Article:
Recently it was reported that not only electric vehicle (EV) sales are way down in the U.S., the vehicles themselves continue to be woefully unreliable. Of course, it’s not breaking news that electric vehicles (EVs) have been catching fire – sometimes while they are being charged – and these fires are difficult to extinguish. In fact, EVs that have suffered extensive flood damage have been spontaneously combusting as well. Nevertheless, this hasn’t stopped efforts to install technology that allows EVs to be wirelessly charged while they are being driven on U.S. roads – even though charging EVs threatens power grids and medical implants.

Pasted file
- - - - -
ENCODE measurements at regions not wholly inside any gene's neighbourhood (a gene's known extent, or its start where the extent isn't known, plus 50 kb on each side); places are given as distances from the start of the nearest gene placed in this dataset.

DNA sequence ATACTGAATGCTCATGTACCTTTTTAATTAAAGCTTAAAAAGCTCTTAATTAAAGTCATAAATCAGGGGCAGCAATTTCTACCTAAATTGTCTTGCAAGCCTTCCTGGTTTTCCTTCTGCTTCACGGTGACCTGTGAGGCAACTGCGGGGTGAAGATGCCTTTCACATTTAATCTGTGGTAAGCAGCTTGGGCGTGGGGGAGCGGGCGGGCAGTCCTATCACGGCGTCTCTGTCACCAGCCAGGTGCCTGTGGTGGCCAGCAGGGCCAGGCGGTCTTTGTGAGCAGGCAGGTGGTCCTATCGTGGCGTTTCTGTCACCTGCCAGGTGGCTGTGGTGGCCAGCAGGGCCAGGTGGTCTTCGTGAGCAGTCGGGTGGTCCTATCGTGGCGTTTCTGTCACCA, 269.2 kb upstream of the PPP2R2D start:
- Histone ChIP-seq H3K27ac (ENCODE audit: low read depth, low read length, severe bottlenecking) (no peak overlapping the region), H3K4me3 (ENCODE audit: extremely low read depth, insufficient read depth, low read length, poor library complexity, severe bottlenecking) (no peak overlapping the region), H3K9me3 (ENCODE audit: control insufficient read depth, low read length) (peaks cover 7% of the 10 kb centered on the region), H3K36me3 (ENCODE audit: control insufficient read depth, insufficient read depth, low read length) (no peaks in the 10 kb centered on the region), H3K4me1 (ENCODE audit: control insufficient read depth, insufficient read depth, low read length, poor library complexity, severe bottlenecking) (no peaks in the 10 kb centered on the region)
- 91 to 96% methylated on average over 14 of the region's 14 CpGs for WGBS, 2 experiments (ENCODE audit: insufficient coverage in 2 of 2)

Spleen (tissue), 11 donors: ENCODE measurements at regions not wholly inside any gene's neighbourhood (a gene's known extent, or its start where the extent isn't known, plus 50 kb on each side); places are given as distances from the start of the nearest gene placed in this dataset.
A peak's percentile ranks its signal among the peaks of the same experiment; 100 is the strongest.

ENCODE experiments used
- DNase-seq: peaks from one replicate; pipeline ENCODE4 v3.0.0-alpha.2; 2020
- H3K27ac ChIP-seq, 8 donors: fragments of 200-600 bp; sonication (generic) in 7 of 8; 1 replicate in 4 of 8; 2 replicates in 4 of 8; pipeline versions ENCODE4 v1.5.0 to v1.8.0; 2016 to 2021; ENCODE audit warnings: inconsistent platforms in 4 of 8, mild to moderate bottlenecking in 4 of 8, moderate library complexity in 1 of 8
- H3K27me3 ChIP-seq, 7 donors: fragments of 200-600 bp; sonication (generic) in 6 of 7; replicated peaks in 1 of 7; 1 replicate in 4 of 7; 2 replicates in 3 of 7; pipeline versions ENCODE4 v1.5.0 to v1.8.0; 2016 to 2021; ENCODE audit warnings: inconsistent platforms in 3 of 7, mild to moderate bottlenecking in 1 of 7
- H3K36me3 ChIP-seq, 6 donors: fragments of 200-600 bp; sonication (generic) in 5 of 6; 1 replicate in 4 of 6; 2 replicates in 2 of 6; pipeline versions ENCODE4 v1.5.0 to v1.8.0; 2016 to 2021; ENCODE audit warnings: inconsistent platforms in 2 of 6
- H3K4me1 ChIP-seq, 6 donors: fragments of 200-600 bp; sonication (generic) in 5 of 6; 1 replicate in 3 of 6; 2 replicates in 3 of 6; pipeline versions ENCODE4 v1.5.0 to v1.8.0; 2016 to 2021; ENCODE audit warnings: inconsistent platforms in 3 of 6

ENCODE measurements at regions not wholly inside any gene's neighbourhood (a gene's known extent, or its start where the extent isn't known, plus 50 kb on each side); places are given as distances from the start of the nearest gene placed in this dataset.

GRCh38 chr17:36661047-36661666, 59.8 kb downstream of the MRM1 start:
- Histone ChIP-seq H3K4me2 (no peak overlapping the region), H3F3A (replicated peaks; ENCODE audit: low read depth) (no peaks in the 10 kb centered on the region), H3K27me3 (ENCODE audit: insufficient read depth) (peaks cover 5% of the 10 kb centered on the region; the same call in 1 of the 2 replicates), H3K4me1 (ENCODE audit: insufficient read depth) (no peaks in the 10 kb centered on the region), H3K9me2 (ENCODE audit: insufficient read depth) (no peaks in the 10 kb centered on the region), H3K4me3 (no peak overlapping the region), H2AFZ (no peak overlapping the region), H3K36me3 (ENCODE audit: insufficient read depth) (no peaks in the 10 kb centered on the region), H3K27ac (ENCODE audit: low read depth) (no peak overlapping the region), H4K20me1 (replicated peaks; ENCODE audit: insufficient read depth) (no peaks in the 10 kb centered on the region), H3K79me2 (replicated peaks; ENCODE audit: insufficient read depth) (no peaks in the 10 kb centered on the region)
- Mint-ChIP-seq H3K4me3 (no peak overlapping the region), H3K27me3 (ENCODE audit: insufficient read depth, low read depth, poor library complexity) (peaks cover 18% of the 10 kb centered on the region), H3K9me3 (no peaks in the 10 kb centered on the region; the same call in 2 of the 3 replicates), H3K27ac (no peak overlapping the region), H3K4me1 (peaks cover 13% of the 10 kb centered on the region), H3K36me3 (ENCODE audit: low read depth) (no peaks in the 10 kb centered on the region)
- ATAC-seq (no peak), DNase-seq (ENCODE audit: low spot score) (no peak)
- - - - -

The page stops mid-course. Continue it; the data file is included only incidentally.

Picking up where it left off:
A blue electric Ford E-Transit commercial van was able to charge as it moved over a quarter-mile stretch of newly paved 14th Street, a short distance from the towering Michigan Central Station, thanks to rubber-coated copper coils buried underneath the road surface.
A large video screen set up for the occasion outside Newlab, the rehabilitated Book Depository, showed the kilowatts generated and the speed as the van made its passes on the street. Those numbers would fluctuate as the van moved along, 16 kw and 9 mph at one point, with the van at a 63% charge.